Advocacy Corner

Injured at Work – Where Can I Get Medical Treatment (under the Maine Workers’ Compensation Act of 1992)

If you’ve been injured at work – where your injury occurred within the course of your employment, you are entitled to reasonable and proper medical care, paid for by your employer.  Depending on your injury, reasonable and proper medical care could include a trip to the hospital, a visit to the doctor’s office, surgical care, and nursing services.  Reasonable and proper medical care could also include medicines prescribed related to your work injury, mechanical or surgical aids, and a vast array of other therapeutic treatments.

Initially, your employer has the right to select a health care provider to treat your injury (so long as they are authorized to practice as such under the laws of Maine).  But after 10 days from the inception of health care related to your work injury, you have the right to select a different health care provider – one of your choice (please note that you may seek medical care from your preferred provider at any point, but your employer may end up disputing the payment of such treatment if it occurred outside the rules’ applicable time frames).  

Your employer has a right to object to you seeing a particular health care provider.  If they do so, your employer must file a petition with the Maine Workers’ Compensation Board (the Board) objecting to the named health care provider that you selected, and included in such they must state the reasons for their objection.  If this occurs, the Board will first hold a mediation between you and your employer on this issue.  If not resolved during mediation, the Board will schedule a prompt hearing on the issue, and an Administrative Law Judge will decide whether your employer has shown cause on why you shouldn’t get medical care from your medical provider of choice.  If the Judge rules in your favor, they will order your employer to pay for treatment received from the particular health care provider at issue.  If the Judge rules in the favor of your employer, the Judge will order that you are responsible to pay for treatment received from the particular health care provider at issue from the date the Judge’s order is mailed.

It is important to note that once you receive treatment from a health care provider of your choice, you may not change health care providers more than once without approval from your employer or the Board.  

Lastly, the rules regarding doctor choice do not limit your right to be treated by a specialist when a referral is made by your health care provider.  But it is important to note that once you have begun treatment with a certain type of specialist, you may not seek treatment from a different specialist in the same specialty without prior approval from your employer or the Board.

The above rights do not apply if your work injury claim arises under the Longshore Act.  If you’ve been injured at work and have questions about what rights you have regarding medical treatment, or are wondering what rights are applicable in your situation (including questions about the Longshore Act), please do not hesitate to contact us.    

Worker’s Health and COVID-19​

In the past several months, we have been faced with perhaps the greatest global health crisis that we will see in our lifetime. COVID-19 has drastically changed nearly every aspect of our lives. One of the biggest changes has been on the employment front. Some workers transitioned to working remotely from home. Others were directed by their employers to stagger their work schedules. Essential workers such as grocery store employees and health care workers have not been so lucky. These front line workers have been called upon to provide essential services. As of April 15, the Maine Workers’ Compensation Board had seen over 200 filed claims asserting rights under the Act. We are likely to see at least three categories of injury claims as a result of COVID-19: (1) COVID-19 diagnoses; (2) orthopedic or soft-tissue injuries as a result of poor ergonomic at-home workstations; and (3) mental stress claims.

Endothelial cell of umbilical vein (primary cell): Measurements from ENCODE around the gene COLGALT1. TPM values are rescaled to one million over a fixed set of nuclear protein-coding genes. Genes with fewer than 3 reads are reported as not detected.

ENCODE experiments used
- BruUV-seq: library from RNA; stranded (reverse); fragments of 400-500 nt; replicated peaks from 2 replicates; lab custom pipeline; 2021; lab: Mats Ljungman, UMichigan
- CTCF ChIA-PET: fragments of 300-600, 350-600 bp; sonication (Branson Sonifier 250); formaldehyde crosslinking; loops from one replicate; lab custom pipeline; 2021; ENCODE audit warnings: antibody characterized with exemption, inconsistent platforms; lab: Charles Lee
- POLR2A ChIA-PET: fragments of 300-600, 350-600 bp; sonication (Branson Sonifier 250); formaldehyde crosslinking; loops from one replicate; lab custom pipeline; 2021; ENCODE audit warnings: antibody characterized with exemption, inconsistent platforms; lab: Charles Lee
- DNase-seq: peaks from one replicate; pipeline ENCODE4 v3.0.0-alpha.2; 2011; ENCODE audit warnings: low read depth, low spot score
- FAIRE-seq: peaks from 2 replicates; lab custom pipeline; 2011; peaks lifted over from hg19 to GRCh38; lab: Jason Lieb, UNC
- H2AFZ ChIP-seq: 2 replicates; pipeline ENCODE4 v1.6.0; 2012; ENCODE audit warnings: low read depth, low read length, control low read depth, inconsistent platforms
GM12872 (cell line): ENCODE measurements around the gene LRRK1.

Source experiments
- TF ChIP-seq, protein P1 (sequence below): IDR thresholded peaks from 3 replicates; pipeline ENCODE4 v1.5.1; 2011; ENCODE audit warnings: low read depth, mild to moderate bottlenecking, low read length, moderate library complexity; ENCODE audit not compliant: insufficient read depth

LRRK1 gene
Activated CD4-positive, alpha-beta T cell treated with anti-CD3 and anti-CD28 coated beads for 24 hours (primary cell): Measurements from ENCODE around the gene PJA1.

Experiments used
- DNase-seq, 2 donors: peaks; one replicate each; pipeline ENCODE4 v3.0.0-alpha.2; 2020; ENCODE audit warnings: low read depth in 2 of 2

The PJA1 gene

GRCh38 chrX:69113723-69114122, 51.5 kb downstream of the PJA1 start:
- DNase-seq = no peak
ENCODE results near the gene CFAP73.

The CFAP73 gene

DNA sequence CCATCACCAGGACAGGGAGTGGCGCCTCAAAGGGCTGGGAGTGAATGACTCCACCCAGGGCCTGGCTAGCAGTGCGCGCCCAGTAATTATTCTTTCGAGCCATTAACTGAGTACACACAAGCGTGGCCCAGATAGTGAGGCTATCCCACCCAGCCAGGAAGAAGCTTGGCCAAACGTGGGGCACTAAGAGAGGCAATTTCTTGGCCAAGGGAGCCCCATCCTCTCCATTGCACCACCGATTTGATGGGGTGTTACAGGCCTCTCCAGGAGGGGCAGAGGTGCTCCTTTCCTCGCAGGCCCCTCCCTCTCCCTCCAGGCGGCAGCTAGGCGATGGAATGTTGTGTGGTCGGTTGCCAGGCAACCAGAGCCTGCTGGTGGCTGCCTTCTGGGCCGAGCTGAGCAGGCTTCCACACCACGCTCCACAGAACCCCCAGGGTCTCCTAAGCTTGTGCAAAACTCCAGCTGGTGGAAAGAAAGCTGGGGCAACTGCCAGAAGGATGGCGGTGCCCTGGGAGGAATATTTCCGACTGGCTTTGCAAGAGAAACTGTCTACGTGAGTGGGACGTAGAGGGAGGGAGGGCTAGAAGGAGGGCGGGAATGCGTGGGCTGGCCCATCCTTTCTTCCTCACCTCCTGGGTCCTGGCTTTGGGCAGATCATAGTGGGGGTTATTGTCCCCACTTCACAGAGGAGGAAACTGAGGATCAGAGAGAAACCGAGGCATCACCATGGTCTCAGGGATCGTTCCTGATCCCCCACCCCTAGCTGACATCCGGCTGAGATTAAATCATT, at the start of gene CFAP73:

Some states have taken action to create a presumption that an employee’s COVID-19 diagnosis arose out of and in the course of employment for the purpose of obtaining workers’ compensation benefits. Maine workers, as of today, do not have such a benefit. Therefore, it is imperative for Maine workers who are diagnosed with COVID-19 to confirm the diagnosis with a medical professional through testing. Once confirmed, the worker should immediately contact an attorney for assistance in processing the claim. Only after confirmed testing can the process be started to gather evidence that the worker was exposed to the illness through their employment. 

Besides the obvious work-related injury of a COVID-19 diagnosis, we’re likely to see an increase in claims filed as a result of poor ergonomic conditions as many workers cobble together workstations at their dining room tables and couches. Most workers won’t have the benefit of an ergonomic evaluation in light of COVID-19 circumstances. Workers should not hesitate to see a physician if they are experiencing symptoms related to poor ergonomic conditions. 

Finally, the COVID-19 crisis has created stress for all individuals, but especially healthcare workers who have been on the front lines of caring for people who have contracted the disease. Please know first responders who are diagnosed with post-traumatic stress disorder are entitled to a rebuttable presumption in Maine that their diagnosis arose out of and in the course of employment – clearing a path towards workers’ compensation benefits. 

Whether you have suffered an injury as a result of COVID-19 or not, we are likely to see the effects of the pandemic continue to impact workers in the months and years ahead.